Floyd Carrier, an 83-year-old veteran, testified that he tried to vote in November 2013 by presenting an expired driver’s license, a VA card, and his previous voter registration card. Poll workers recognized him, but refused to let him vote because none of those IDs satisfied the law. He went on to pay for $24 for a birth certificate, but it came back with mistakes.
     In theory, the law seems to give Texans ample opportunities to prove their identity in order to vote. Government-issued photo IDs that satisfy the law include a valid Texas driver’s license or state-issued ID card or a U.S. passport, military ID, or citizenship certificate.
     Tellingly, the legislature also allowed a concealed handgun permit to satisfy the law, but not a student or government-worker ID. Allan Lichtman, a historian at American University in Washington, cited those and other provisions as showing that legislators deliberately made it easier in practice for whites and harder for minorities to satisfy the law based on data readily available to them at the time.
     Without any of the specified IDs, the would-be voter needs a birth certificate to get the special election ID. Discrepancies on the birth certificate may be disqualifying, and in any event the would-be voter — with no driver’s license — has to travel to a Department of Public Safety office to get the election ID. Legislators representing African American and Latino districts testified about the problems their constituents have encountered trying to meet the requirements.
     For their part, state officials say they have tried to publicize the law’s requirements and to assist would-be voters in complying. But evidence showed that the state has spent only $400,000 in that effort and to date has issued only 266 election IDs.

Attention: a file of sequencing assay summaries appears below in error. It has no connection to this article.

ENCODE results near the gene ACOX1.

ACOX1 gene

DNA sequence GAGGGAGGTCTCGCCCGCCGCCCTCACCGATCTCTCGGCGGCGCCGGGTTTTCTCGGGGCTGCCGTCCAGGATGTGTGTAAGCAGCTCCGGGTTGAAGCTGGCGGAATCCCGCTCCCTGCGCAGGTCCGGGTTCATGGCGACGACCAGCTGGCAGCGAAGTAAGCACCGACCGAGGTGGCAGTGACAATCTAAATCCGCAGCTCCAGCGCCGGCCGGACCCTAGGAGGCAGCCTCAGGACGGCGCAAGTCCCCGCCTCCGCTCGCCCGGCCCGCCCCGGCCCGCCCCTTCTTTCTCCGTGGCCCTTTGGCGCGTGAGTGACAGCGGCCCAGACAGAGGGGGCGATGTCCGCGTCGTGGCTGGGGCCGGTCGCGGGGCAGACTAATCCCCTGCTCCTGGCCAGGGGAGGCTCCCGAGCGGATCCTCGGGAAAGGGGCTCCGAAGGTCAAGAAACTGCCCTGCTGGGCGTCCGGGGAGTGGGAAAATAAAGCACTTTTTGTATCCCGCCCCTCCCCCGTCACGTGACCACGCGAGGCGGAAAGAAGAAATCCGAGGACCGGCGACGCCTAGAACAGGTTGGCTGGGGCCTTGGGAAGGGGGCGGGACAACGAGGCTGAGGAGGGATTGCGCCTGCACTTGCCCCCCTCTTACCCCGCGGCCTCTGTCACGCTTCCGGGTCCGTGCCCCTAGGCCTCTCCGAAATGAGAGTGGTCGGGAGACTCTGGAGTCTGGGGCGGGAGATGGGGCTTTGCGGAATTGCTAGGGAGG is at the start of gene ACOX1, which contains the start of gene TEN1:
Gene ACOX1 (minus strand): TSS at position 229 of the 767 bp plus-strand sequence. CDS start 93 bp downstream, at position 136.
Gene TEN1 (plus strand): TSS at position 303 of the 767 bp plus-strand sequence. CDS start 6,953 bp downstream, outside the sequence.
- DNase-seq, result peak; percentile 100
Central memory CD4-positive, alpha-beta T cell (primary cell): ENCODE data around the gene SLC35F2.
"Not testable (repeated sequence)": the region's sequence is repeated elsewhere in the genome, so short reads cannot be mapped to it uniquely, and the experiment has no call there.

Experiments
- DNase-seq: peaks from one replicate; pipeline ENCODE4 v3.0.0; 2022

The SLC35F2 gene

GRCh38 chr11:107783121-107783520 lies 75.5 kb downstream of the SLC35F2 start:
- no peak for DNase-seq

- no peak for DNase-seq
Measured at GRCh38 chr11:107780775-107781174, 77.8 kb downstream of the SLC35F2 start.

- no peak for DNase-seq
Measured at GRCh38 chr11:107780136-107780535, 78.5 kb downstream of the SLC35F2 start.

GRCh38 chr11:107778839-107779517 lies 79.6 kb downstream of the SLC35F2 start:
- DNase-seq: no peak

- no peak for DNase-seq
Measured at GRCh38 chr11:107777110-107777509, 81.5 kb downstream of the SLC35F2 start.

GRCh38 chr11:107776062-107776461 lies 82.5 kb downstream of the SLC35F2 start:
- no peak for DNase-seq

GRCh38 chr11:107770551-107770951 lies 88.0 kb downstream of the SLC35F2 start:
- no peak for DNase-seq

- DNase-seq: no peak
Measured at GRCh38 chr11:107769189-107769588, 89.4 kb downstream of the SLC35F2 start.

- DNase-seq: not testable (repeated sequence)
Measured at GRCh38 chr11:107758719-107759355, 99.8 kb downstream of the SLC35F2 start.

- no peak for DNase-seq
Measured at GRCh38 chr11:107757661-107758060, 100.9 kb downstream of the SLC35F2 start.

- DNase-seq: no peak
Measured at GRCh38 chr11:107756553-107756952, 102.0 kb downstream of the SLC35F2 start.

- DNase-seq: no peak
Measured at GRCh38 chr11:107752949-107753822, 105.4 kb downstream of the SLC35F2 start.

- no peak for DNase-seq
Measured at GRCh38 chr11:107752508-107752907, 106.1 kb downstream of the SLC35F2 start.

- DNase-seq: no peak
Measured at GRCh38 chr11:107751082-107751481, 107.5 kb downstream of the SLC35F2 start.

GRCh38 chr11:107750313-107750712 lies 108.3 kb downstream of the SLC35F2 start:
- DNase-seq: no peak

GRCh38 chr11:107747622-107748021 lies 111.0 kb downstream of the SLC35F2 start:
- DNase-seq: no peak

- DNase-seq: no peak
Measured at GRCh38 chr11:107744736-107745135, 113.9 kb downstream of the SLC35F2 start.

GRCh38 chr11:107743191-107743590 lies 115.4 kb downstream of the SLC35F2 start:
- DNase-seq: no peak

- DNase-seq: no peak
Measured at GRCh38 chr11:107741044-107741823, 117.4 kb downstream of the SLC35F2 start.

Texas is only one of seven states defending voter ID laws in federal courts. Two other cases are further along. A federal district court struck down Wisconsin’s law; the Seventh U.S. Circuit Court of Appeals is hearing arguments today [Sept. 12] in the state’s appeal. The lower court upheld North Carolina’s law; the Fourth Circuit is expediting the plaintiffs’ appeal.
     In the Texas case, Judge Nelva Gonzales Ramos, an Obama appointee, is scheduled to hear final arguments from the lawyers on Sept. 22. She has not indicated when she is likely to rule.

Sunday, September 7, 2014

False Advertising on Abortion Clinic Laws

      If state legislatures could be sued for false advertising, lawmakers in four Southern states would be facing stiff penalties for the recent spate of laws regulating women’s reproductive health clinics. Alabama, Louisiana, Mississippi, and Texas are among the states to have recently enacted stringent regulations on abortion clinics, ostensibly to protect women’s health but evidently to try to shut the facilities down altogether.
       Federal courts have seen through the subterfuge in all four states, most recently in Texas. A federal judge in Austin has blocked major provisions of Texas’s new law that impose hospital-like building requirements on the outpatient facilities and require clinics’ physicians to have admitting privileges at local hospitals. Federal courts have put similar laws on hold in the three other southern states as well as North Dakota and Wisconsin.
       In his interim ruling issued Aug. 31, U.S. District Court Judge Lee Yeakel said that the regulations, if put into effect, would reduce “meaningful access” to abortion care for women throughout Texas, especially for poor, rural, and disadvantaged women. Yeakel said the regulations were unnecessary because abortions are “extremely safe with particularly low rate of serious complications and virtually no deaths on account of the procedure.”